After Thomas Biesemeyer finished 13th in super G at the 2013 World Championships, he articulated the benefits of training basic mental skills before reaching the elite level.
“For the longest time, your goal is to make the national team,” he said. “When you get there, you’re like, now what? Transitioning to World Cup is like starting all over again. There’s a lot more pressure to perform on race day and it’s very easy to under-perform. You have to believe in yourself and believe you’re talented enough. I focus more time on living in the here and now.”
Most racers would agree that a large percentage of skiing is a mental game, but most of their training time is dedicated to technical pieces, unless major mental blocks become obvious.
Certainly, athletes can develop mental skills organically through physical practice and actual competition. But racers can gain an advantage through intentional incorporation of mental skills training at an early age.
Sport psychology principles have been available through USSA since as early as the mid 70s, when orthopaedic surgeon J.R. Steadman advocated that athletes attend to psychological aspects of physiological recovery, and then with sport psychologist Dr. Jerry May’s involvement with the U.S. Ski Team from 1979 to 1992.
Benefits of psychological skills have become recognized for performance enhancement — not just performance restoration. Skills such as goal-setting, mindful attention, cultivating self-talk, energy management, and mental imagery are all applicable to optimal skiing performances at recreational or elite levels. Learning to employ these techniques can have lifelong impacts, transferable to school or work, play, and general well-being.
Recently, USSA’s Dr. Lester Keller, indicated that the organization does not have a formal recommendation for when skiers should be introduced to mental skills training, but he shared anecdotes of teaching breathing skills (energy management) to even the youngest of racers. He suggested introducing any of these skills as early as you can, with the understanding that instruction should be developmentally appropriate. Young children do not come into skiing with robust abstract verbal reasoning skills. They do think creatively, with pictures, often using senses in absentia of language.
We could instantly relate to Keller’s insights. One of us has a 4-year-old who is learning to ski. As Robbie was told to hold out his (imaginary) “stomp rockets” in each hand, his form improved tenfold. But then there was the 13-year-old client who was told by another mental skills coach to pretend she was a “bunny” jumping between the gates. She rolled her eyes, expressing that she neither understood the point of this mental imagery, nor thought it was the least bit “cool.”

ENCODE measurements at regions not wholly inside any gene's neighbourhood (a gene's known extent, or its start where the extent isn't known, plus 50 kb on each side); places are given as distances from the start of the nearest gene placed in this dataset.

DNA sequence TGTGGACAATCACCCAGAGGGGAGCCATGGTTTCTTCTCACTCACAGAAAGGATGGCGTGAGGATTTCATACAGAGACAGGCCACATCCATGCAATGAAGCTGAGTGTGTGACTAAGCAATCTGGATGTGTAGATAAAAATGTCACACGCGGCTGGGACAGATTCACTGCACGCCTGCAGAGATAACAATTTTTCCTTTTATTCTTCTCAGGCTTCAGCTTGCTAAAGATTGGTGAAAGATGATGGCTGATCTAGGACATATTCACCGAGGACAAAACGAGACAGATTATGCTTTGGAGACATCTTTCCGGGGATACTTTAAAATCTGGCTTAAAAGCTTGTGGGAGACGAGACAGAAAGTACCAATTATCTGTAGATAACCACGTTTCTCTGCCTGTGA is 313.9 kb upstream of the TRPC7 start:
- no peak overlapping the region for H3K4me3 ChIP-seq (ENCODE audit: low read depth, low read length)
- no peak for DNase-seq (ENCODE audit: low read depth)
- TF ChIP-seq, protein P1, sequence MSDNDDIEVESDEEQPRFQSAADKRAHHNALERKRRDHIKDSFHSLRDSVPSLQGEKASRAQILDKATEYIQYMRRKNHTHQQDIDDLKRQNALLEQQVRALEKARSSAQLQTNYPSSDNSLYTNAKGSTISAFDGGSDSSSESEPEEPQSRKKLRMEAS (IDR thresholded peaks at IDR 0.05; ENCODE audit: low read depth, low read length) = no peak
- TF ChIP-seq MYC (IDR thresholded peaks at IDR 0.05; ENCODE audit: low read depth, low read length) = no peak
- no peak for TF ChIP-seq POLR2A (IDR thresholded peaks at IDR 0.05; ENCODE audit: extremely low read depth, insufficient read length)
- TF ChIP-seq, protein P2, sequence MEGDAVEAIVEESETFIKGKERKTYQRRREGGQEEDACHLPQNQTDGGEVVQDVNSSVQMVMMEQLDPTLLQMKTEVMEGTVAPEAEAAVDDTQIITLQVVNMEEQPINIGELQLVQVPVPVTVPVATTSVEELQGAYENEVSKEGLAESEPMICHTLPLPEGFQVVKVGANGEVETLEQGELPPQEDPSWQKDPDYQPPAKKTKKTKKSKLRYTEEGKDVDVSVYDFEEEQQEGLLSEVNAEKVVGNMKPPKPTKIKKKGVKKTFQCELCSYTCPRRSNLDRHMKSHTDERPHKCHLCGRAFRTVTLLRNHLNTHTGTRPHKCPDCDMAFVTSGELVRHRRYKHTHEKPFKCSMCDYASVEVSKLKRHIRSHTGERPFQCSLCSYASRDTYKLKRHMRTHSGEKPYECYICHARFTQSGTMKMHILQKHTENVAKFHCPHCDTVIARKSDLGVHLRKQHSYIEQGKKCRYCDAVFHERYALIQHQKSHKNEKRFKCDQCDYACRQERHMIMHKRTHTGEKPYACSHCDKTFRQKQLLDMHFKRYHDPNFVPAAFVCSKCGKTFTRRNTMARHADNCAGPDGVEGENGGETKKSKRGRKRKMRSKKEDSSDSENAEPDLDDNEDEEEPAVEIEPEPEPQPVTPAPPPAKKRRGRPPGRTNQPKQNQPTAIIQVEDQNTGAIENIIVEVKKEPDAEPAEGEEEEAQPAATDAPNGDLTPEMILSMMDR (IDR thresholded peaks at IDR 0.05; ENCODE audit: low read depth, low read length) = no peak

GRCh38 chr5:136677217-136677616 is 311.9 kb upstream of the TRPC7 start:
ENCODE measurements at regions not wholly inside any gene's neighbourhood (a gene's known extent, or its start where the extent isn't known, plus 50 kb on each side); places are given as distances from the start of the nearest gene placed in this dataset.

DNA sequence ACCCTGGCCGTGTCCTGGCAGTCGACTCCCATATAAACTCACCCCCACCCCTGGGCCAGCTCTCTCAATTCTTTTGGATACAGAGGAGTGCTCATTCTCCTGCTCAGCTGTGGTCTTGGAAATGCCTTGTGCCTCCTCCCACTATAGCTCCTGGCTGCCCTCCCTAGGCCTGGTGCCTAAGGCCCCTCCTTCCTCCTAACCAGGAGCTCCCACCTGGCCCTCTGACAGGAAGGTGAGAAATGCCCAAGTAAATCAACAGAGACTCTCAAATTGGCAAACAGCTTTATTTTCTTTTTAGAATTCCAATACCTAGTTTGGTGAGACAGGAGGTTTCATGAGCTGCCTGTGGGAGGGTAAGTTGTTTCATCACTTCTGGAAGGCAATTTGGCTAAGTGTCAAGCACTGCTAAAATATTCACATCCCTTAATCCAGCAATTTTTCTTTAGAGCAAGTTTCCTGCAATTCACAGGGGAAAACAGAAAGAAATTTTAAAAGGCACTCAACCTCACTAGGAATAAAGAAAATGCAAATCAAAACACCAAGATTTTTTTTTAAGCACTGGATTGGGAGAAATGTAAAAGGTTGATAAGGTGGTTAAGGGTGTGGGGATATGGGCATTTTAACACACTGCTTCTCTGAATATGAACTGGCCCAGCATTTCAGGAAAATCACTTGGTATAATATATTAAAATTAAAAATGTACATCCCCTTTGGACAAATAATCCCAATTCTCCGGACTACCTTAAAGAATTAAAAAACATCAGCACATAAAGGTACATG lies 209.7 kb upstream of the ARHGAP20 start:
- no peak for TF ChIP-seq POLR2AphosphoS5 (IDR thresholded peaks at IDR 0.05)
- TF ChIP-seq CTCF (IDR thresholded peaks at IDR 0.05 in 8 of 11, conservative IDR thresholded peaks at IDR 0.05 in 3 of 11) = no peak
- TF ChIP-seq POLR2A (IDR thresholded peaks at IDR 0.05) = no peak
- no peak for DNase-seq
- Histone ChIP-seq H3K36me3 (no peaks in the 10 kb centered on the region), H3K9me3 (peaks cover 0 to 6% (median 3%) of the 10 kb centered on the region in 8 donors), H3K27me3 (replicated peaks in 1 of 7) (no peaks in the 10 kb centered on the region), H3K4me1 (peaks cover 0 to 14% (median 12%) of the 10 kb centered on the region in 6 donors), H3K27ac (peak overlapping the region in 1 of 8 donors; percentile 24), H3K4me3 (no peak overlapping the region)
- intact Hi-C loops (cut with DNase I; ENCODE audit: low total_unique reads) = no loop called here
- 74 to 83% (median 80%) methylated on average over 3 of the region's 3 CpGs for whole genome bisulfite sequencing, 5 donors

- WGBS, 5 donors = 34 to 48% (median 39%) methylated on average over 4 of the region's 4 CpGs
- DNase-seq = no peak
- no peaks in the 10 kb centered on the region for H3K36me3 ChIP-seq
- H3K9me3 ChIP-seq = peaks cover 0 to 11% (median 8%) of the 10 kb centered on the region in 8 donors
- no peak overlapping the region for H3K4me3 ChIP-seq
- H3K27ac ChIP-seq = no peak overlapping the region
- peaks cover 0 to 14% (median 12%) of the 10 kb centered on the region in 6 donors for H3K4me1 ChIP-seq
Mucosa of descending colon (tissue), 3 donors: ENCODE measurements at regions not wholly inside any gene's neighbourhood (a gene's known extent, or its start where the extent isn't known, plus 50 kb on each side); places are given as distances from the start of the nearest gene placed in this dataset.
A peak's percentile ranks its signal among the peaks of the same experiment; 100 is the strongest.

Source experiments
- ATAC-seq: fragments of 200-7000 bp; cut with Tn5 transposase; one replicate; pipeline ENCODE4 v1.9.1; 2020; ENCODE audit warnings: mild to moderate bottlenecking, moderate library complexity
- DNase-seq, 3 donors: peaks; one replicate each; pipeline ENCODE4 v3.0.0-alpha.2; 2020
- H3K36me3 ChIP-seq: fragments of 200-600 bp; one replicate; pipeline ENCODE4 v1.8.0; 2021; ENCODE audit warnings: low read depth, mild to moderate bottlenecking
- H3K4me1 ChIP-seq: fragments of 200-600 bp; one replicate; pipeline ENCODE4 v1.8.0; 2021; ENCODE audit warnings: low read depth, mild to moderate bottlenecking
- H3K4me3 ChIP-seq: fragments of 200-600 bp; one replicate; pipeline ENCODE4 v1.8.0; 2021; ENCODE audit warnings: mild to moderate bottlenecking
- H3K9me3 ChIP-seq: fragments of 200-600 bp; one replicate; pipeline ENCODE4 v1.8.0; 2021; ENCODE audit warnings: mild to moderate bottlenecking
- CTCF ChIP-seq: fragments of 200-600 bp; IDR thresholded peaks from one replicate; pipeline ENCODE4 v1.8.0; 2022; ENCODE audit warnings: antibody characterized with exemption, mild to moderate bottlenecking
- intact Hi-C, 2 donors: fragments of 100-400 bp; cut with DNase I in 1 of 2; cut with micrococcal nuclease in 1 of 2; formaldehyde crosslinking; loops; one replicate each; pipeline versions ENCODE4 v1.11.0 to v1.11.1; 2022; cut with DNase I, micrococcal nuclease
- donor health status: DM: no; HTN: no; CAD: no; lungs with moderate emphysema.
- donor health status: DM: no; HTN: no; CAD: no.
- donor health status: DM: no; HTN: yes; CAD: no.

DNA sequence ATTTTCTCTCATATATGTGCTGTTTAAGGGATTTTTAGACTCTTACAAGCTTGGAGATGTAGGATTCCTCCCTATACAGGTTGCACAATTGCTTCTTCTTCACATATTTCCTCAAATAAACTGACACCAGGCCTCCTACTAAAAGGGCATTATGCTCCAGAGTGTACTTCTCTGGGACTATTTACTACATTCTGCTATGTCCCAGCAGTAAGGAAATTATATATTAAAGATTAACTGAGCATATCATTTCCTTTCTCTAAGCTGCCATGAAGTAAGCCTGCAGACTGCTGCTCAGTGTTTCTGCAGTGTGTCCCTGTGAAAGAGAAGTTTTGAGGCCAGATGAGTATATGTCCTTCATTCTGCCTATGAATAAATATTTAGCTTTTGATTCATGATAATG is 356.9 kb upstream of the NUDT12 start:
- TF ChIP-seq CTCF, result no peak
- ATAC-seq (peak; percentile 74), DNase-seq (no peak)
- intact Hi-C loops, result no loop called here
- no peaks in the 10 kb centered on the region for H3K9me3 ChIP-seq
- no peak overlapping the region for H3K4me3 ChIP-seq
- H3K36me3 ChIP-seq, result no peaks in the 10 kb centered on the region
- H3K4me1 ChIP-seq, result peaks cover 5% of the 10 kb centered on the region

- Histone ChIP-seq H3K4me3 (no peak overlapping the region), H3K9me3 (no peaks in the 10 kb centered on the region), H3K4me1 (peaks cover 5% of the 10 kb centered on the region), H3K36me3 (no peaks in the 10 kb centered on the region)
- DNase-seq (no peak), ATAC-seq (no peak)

So here are some tips for weaving mental skills training into everyday practice when coaching younger kids.
Goal setting: Ask, “What are you working on today?” It’s totally fine if answer No. 1 is “having fun;” and answer No. 2 might take a little digging until you get something like, “Becoming more aware of my lower body through the turn.”
Mindful Attention: Get your kids to develop routines. Think “set it and forget it.” They don’t need to become obsessed with details, but adhering to a checklist can help skiers ultimately feel at ease, tuning into the most relevant details in the here and now (rather than regretting a missing glove or an unbuckled boot).
Cultivating Self-Talk: Your style of coaching will likely be “replayed” in your skier’s head. Model how you want them to think. Focus feedback on the positive aspects of what the athlete did correctly. If she makes three good turns of 10, show why the three were good. Focusing on the poor turns only reinforces what not to do.
Energy Management: As Keller pointed out, breathing has big impacts. You can get creative — try “science experiments” such as timing kids while they hold their breath and hold their muscles tight, versus when they have long exhales and let go of tension.
Mental Imagery: Use images everywhere. Ask racers to incorporate body sensations. And make sure they are meaningful to the child using them. Neither stomp rockets nor bunnies are for everyone.
Interestingly, while Biesemeyer agreed that mental skills should be taught early on, he did not seem to think that specializing in only skiing was the secret to success. “Compete in as many sports as you can,” he said as advice for juniors. After all, sports are supposed to be about FUN, and mental skills learned in one sport can carry over to other sports. Incorporation of mental skills training into sports can be made to feel seamless, especially for our youngest skiers.
Written by Kevin Putman and Tim Herzog and first published in Ski Racing Magazine, September 22, 2013 Volume 46(1).